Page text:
FIA hopes F1 teams help police loopholes in 2021 rules

The FIA is optimistic some Formula 1 teams will report any early loopholes in the 2021 technical regulations rather than exploit them, but not for "charitable" reasons.

FIA hopes F1 teams help police loopholes in 2021 rules

F1's sweeping rule changes in just over one year's time will include a significant car overhaul, cutting back the complexity of wings, eliminating bargeboards and reviving an emphasis on ground-effect aerodynamics.

During the rule-making process, some people in charge of establishing the best way to stop teams manipulating wake performance started assessing the regulations from the point of team aerodynamicists.

Read Also:

Their purpose was to try to "break the rules", which FIA head of single seater technical matters Nikolas Tombazis believes contributed more "stress-testing" of this set of regulations than any before it and meant the FIA has already beefed up potential weak points in the regulations.

"That is one part of finding out," he told Motorsport.com. "We did identify two or three areas that were not well written or well controlled and we wrote better rules in the last few months."

Additionally, Tombazis believes more potential grey areas will be brought to the governing body's attention, and will be addressed, as teams divert resources to 2021 and "start developing in anger".

"Out of the teams a fair percentage, I wouldn't say all, will take the responsible view and if they see there is an inconsistency in the rules they will be interested to report it to us and to help us find a solution," said Tombazis.

"I don't know what that could turn out to be, and hopefully we've covered most of the ground. I'm not expecting teams to do it out of a charitable cause.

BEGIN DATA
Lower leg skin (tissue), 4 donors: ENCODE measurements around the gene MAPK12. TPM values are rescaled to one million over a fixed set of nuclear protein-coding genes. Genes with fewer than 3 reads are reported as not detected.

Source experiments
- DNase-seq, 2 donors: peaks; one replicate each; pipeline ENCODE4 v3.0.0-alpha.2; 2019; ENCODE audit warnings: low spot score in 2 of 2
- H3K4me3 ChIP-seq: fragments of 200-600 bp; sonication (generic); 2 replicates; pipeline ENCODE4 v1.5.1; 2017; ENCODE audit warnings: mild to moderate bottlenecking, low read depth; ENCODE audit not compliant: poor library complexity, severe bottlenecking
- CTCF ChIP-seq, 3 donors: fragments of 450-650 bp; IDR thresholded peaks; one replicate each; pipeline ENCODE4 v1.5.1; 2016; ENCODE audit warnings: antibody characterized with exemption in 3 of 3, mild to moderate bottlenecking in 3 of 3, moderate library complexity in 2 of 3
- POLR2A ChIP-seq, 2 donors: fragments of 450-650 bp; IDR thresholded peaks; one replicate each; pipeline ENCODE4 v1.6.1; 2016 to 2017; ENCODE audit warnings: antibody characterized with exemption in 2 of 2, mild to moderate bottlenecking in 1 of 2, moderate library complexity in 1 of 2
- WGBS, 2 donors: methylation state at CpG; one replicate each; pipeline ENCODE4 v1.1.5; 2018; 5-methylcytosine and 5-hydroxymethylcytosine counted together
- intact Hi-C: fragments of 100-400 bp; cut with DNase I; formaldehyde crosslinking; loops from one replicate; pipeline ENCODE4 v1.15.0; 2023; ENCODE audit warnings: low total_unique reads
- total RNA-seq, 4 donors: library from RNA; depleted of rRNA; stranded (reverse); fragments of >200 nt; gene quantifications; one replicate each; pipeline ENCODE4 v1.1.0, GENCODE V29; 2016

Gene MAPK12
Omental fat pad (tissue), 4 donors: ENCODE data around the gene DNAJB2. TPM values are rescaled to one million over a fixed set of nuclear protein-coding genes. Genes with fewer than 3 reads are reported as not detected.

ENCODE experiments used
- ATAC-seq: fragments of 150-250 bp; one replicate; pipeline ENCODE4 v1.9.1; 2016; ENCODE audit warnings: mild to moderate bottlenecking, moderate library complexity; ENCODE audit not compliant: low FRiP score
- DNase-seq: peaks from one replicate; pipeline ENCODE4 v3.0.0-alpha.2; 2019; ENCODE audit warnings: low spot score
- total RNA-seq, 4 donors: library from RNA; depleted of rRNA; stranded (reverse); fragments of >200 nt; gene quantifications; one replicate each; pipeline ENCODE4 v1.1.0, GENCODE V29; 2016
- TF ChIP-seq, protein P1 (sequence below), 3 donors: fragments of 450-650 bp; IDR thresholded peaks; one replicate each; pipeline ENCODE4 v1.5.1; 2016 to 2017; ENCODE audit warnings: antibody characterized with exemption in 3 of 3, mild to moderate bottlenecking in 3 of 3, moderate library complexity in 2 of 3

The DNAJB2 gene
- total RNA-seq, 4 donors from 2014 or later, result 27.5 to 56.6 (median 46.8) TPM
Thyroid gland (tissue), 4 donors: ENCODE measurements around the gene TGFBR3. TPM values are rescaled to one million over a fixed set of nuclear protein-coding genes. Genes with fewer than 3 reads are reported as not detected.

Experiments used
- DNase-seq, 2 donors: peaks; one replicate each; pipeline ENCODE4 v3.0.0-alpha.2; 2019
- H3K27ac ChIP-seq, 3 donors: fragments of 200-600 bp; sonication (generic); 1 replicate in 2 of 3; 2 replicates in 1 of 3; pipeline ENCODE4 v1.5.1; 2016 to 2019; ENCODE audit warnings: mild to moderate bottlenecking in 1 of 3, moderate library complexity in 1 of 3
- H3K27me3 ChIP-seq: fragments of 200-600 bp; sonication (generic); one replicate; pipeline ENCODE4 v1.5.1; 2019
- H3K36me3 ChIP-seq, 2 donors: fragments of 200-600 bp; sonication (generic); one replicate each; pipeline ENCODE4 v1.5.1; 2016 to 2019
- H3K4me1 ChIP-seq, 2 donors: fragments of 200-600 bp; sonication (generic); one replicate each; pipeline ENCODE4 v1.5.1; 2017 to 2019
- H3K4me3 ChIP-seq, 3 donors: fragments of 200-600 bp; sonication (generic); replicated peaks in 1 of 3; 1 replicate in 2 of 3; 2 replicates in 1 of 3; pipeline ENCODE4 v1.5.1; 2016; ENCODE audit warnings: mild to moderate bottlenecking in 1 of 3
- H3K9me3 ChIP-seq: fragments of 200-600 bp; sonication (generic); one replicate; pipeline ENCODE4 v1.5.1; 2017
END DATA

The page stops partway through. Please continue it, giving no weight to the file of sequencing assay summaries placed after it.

"The reason teams, depending on their attitude or whether they are risk-prone or not, will do that is because they have found some loophole, they know it is against the intention of the rule, and we have up until a certain point in time to adjust the rules and make corrections.

"They don't want to necessarily spend three months on something and have the carpet pulled under their feet and lose three months.

"So sometimes some teams discover [something] and before they start spending resource there they want to be sure that it won't be somehow banned or whatever."

Tombazis's faith in this process is strengthened because he said it existed and worked "reasonably well" with the new aero rules introduced this year.

It should reduce the prospect of a team finding an equivalent of the double-diffuser device that was key to the Brawn team its dominant start to the 2009 season after a significant rules change.

Tombazis's reference to spending resource is not a nod to an incoming cost cap – which are only in effect from 2021, and will not cover development work in 2020 – but instead relates to stronger aerodynamic testing restrictions.

This amounts to a reduction of windtunnel and CFD simulations.

While the number of hours of windtunnel occupancy will rise from 480 to 500 over an eight-week aerodynamic testing period, windtunnel runs will now be capped at 400, 80 fewer than the present maximum.

That cap will be lowered by a further 80 runs from 2022 to 2025.

The limit for work known as Wind On Time, which is when the wind tunnel air speed exceeds 15m/s, will also be halved to 100 hours per ATP, while the time and processing power allowed for CFD simulations will also be restricted further.

Read Also:

shares
comments
Opinion: F1 needs new points system for more title deciders
Previous article

Opinion: F1 needs new points system for more title deciders

Next article

Ricciardo says racecraft improved thanks to midfield fights

Ricciardo says racecraft improved thanks to midfield fights
Load comments